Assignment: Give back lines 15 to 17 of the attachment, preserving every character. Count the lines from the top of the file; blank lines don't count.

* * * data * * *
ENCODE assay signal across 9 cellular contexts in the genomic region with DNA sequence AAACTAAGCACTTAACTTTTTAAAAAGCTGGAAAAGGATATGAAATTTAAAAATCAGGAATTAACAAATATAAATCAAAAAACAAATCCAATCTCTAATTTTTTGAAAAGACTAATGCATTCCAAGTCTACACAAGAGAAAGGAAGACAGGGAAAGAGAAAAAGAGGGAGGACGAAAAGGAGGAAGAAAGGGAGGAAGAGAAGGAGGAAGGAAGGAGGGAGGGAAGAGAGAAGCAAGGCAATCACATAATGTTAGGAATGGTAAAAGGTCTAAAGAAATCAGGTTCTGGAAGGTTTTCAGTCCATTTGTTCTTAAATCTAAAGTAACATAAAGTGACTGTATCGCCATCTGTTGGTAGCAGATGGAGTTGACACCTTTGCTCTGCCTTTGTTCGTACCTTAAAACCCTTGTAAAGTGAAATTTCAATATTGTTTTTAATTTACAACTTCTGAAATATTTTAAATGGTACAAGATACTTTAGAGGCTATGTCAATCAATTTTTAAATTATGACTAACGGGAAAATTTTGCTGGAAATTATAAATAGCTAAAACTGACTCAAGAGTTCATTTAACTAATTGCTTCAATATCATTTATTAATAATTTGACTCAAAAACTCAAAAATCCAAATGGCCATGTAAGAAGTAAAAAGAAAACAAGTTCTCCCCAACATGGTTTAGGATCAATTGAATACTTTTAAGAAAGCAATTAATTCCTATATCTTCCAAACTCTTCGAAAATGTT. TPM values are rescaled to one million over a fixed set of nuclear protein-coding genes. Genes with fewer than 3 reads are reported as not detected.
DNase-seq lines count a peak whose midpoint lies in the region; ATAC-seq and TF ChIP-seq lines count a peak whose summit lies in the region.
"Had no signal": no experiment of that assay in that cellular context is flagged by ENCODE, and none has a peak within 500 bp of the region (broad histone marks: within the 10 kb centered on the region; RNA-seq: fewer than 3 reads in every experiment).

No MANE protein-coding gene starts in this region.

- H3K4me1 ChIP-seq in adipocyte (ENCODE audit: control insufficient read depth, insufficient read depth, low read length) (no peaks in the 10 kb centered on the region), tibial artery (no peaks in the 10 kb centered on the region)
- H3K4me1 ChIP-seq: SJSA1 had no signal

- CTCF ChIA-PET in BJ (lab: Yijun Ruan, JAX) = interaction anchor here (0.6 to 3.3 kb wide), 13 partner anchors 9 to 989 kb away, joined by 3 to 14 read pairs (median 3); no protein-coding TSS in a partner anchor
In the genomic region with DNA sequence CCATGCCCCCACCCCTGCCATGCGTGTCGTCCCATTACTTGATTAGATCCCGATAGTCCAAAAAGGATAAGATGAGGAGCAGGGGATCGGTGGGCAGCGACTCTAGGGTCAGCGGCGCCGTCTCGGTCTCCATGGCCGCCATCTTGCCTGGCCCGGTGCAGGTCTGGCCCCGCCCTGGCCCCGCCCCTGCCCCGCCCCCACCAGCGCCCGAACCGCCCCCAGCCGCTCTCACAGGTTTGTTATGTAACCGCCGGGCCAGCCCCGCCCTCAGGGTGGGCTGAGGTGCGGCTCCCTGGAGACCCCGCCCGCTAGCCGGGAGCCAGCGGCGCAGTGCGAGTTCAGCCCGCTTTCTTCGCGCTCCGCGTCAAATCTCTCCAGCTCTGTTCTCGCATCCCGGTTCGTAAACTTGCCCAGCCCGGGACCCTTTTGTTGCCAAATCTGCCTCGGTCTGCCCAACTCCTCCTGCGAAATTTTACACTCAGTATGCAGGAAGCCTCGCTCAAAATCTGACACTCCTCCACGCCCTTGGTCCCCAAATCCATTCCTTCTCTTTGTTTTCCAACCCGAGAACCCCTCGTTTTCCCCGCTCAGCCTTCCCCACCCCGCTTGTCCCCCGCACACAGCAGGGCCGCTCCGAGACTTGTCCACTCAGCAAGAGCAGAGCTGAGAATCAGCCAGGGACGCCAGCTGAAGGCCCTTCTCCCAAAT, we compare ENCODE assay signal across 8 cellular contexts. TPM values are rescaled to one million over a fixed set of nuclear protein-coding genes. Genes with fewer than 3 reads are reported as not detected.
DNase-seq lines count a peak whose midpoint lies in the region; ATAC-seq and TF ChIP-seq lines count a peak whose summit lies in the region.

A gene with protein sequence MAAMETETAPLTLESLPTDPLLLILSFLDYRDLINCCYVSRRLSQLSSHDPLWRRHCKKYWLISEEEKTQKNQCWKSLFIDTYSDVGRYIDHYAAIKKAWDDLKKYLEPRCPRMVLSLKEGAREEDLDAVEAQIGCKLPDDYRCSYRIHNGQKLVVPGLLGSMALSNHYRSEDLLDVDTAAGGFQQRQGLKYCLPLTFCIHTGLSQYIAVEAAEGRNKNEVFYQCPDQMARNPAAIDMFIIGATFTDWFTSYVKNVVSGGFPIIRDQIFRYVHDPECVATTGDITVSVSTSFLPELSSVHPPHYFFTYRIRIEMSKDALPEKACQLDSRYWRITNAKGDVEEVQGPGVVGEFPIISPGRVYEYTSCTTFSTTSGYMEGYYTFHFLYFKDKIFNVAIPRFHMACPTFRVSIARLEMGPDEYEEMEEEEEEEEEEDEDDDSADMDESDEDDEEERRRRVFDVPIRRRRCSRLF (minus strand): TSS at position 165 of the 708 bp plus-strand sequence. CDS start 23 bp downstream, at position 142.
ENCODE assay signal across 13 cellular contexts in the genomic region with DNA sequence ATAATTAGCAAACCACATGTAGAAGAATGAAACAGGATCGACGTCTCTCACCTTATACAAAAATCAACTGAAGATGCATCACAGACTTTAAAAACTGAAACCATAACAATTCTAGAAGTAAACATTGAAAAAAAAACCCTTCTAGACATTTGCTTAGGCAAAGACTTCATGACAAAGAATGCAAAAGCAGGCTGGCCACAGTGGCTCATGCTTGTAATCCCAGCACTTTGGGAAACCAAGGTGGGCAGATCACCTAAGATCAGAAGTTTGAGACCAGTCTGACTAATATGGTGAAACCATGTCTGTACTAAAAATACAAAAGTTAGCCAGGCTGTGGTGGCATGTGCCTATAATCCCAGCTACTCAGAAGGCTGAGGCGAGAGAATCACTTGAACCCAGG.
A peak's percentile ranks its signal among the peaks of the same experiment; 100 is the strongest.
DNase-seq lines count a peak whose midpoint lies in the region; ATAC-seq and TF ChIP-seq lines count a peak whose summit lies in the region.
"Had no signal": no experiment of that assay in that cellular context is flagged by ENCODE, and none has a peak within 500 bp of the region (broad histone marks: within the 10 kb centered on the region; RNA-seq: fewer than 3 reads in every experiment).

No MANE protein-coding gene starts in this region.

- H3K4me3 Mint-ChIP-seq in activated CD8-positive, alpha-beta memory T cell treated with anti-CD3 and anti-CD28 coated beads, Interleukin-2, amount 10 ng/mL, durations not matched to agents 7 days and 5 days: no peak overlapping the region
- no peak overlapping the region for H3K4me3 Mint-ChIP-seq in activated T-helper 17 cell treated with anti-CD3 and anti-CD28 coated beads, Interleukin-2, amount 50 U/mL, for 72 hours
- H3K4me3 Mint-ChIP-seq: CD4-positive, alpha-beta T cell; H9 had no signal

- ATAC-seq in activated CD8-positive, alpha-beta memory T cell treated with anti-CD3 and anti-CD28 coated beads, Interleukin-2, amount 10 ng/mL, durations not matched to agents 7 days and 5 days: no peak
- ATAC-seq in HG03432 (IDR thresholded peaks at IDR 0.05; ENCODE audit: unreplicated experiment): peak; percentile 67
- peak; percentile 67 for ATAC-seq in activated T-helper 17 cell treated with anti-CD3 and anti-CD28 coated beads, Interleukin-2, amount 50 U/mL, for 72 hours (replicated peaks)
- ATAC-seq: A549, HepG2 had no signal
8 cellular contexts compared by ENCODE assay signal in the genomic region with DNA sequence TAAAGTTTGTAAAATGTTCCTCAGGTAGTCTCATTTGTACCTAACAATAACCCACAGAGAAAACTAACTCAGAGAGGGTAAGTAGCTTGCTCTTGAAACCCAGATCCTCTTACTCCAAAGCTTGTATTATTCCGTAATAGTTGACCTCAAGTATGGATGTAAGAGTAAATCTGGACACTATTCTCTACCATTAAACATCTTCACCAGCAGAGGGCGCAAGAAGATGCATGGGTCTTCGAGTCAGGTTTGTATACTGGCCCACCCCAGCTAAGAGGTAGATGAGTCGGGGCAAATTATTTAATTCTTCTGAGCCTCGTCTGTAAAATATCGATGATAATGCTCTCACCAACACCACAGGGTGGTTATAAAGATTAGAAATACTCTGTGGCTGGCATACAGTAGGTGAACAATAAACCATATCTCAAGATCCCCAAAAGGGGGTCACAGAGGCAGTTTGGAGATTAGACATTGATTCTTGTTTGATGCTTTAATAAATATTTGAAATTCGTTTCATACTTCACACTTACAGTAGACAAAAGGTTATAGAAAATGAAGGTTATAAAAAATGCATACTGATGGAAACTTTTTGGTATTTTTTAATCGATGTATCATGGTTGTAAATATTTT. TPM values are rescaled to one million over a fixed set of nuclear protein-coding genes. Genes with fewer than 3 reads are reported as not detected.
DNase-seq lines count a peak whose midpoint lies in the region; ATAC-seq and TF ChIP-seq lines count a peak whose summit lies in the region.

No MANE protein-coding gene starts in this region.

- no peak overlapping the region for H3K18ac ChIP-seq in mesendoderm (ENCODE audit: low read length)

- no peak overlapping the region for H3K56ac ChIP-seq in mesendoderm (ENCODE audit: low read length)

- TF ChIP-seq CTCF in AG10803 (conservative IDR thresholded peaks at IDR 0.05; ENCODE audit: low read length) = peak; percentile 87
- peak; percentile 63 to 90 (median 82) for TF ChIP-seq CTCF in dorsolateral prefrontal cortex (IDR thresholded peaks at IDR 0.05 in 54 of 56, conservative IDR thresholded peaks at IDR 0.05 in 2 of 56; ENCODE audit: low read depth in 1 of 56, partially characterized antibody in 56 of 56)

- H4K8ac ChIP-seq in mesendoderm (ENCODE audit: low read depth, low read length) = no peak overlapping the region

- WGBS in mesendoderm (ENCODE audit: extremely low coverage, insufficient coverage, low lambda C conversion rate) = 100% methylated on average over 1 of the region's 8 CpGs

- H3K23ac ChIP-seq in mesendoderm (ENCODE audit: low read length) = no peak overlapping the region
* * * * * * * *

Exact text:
No MANE protein-coding gene starts in this region.

- H3K4me3 Mint-ChIP-seq in activated CD8-positive, alpha-beta memory T cell treated with anti-CD3 and anti-CD28 coated beads, Interleukin-2, amount 10 ng/mL, durations not matched to agents 7 days and 5 days: no peak overlapping the region
- no peak overlapping the region for H3K4me3 Mint-ChIP-seq in activated T-helper 17 cell treated with anti-CD3 and anti-CD28 coated beads, Interleukin-2, amount 50 U/mL, for 72 hours